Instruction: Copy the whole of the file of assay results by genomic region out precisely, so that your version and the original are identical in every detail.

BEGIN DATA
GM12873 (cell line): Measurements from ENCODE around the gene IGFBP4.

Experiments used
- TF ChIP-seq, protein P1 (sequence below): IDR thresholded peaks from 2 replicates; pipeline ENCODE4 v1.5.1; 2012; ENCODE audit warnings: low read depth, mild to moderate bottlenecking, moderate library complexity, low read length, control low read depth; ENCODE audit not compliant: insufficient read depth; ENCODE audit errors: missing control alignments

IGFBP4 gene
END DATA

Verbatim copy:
GM12873 (cell line): Measurements from ENCODE around the gene IGFBP4.

Experiments used
- TF ChIP-seq, protein P1 (sequence below): IDR thresholded peaks from 2 replicates; pipeline ENCODE4 v1.5.1; 2012; ENCODE audit warnings: low read depth, mild to moderate bottlenecking, moderate library complexity, low read length, control low read depth; ENCODE audit not compliant: insufficient read depth; ENCODE audit errors: missing control alignments

IGFBP4 gene